The traces for such evolved to a pinnacle that consisted of a single size 6 long-shank low-water salmon hook, with the barb ground down about two-thirds, to ease both the insertion of said hook and its removal, this then being connected to a 12-18" of best Alasticum. Connection was simple - the wire went through the eye, around the shank a few times, back around towards the eye and back through it from the other direction to the standing part. Then twist the two ends together for about an inch, then wind the tag end around the standing part half a dozen times (which may need to be under strain to facilitate neat windings) and then trim the tag-end off flush, which was easier with electronics' end-cutters than anything else.

At the other end a loop was made in the same way with a small swivel in it. That was the whole rig. None remain, but here's one...along with some long obsolete Alasticum wire, which these days serves as the best wire for making float eyes.

Alasticum Wire The Rye Dyke Rig, kinda. Alasticum Wire Alasticum Wire; I retained two spools, 8lb, 10lb, from way back and bought two spools about 6 years ago, for making float eyes.

1976 to 1979 1977. The River Thames, Cookham. So, another drop'n'shop by the parents. How we ended up down at the end of Ferry Lane on the little jetty by the hotel, I don't know. I fancy we asked in the hotel if we could fish and they said "OK". We comprehensively blanked on a cold foggy day. The only fish we even saw was a rather battered old perch of 1lb or so that drifted under the jetty, then gently vanished downstream, utterly indifferent to any passing worms.

I like porcupine quill floats...I like porcupine quill floats...(and back to the top of the page) I like porcupine quill floats...I really like porcupine quill floats... I like porcupine quill floats...I really like porcupine quill floats... I like porcupine quill floats...I really like porcupine quill floats...

1976 to 1979 1978. The Rye Dyke. Fish From up a Tree No.1. On one early 1978 jack-pike hunt, we were doing our usual thing of stalking and looking for small pike and we ended up on the last two swims by the boating pool. This, classically, had a 'no fishing' sign in the middle. I decided to see what I could see in the boating pool and decided the best way to do this was to climb up one of the trees on the left hand side of the last swim, where brother has settled in for some serious 'worm-ledgering'. Getting about six foot up I looked down to see a large pike directly below me (and in retrospect, luckily facing away from the tree & me). "Lurking" to be sure. Interesting.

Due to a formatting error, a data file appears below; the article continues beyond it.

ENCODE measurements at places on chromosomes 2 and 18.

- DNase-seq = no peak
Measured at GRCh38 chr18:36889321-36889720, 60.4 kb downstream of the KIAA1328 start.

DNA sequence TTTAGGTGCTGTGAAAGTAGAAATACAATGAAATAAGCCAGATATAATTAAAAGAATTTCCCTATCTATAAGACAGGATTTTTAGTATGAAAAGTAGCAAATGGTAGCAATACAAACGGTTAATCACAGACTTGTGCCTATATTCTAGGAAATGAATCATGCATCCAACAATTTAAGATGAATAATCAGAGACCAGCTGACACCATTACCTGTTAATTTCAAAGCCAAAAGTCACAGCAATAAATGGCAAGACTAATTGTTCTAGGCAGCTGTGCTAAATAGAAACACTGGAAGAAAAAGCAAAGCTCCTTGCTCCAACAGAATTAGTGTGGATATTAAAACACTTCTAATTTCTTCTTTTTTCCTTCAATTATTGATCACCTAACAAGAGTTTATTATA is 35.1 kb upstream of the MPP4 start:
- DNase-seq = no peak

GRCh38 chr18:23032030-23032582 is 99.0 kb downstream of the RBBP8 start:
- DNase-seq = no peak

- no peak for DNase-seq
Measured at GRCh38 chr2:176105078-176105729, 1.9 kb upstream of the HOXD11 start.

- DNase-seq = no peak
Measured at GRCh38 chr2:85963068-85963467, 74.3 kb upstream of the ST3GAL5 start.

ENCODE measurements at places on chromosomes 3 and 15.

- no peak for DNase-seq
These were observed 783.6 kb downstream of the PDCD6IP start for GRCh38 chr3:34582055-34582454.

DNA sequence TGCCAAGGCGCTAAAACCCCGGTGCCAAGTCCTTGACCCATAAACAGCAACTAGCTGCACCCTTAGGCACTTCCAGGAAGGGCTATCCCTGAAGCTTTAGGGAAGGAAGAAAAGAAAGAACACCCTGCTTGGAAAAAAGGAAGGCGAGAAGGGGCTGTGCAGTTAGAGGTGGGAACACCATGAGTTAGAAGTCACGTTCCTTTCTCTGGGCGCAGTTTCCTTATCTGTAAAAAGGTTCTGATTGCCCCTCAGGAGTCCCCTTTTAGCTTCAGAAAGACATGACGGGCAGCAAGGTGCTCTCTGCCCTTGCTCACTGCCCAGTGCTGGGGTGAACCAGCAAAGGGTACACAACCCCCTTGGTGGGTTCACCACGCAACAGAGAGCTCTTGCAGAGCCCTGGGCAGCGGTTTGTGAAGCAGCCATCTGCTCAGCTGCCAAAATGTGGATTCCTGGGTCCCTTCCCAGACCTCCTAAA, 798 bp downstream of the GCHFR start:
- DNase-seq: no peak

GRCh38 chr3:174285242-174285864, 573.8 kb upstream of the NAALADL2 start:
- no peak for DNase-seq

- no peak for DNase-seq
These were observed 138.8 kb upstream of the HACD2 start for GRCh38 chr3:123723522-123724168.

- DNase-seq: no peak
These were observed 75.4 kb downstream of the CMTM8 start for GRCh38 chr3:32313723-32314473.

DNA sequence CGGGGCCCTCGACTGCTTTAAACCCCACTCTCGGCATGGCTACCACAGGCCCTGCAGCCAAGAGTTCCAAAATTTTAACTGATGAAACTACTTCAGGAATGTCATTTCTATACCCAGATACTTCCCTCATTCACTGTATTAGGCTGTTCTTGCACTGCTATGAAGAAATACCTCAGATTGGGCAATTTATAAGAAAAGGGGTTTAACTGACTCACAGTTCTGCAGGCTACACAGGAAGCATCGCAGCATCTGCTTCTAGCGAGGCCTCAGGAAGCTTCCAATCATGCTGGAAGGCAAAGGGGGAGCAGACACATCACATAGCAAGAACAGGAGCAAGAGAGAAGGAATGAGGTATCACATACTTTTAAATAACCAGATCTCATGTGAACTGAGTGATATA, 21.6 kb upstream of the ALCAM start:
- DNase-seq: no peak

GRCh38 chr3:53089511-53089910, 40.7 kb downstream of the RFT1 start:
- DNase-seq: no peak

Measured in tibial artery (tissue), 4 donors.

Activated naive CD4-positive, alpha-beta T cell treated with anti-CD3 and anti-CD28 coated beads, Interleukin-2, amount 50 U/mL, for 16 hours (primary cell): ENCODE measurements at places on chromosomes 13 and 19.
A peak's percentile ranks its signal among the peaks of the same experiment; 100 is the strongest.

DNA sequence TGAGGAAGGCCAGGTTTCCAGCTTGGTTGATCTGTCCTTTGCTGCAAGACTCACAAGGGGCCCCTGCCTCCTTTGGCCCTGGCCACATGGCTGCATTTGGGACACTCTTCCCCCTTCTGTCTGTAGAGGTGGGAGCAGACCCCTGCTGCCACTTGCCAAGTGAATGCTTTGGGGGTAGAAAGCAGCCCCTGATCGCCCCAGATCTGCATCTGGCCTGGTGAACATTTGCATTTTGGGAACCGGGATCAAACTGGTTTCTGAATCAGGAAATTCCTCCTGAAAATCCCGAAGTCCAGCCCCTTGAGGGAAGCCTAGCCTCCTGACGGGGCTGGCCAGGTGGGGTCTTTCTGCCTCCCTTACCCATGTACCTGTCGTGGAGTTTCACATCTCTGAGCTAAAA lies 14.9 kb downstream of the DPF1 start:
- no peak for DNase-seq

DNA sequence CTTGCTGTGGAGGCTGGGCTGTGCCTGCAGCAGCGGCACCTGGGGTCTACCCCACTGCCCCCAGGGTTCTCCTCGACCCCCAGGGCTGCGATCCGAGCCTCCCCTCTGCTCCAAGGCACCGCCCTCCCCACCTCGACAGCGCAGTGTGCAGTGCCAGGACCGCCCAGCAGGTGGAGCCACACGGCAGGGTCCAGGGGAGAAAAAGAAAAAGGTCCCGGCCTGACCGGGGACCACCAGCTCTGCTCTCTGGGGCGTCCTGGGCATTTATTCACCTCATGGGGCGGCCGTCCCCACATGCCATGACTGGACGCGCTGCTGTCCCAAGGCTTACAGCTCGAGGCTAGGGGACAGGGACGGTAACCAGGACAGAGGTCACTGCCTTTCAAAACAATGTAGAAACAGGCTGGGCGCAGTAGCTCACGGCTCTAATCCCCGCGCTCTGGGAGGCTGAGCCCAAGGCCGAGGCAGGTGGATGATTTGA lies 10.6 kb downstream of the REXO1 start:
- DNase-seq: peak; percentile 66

I climbed down the tree, moving very slowly and went to get my trusty nine-foot fibre-glass float rod, (which had the backbone of a stick of celery). I put on a big bunch of lobs, usual trace (three plaited strands of 7lb line, size 6 long-shank fly hook) and as far as is possible climbed the tree with rod in one hand and much stealth. Brother looked on with amusement, but decently kept still and quiet and sceptical all at the same time. No mean feat, but not unusual for him. I ended up lying on a sloping branch with my arm around the branch and the rod in front of the branch about 8-10 feet above the water - an objective view might be that I had not really thought things through. So far so good.

The pike, if it saw me at all, probably thought I was some large sort of bird (Greater Spotted Twitfisher maybe). I dropped the writhing bait into the water about a yard in front of the fish. It didn't move, a good start. The bait drifted to the bottom weed carpet, perhaps about 2-3 feet down. Nothing happened. I waited. Still nothing happened. I stopped holding my breath and risked breathing normally.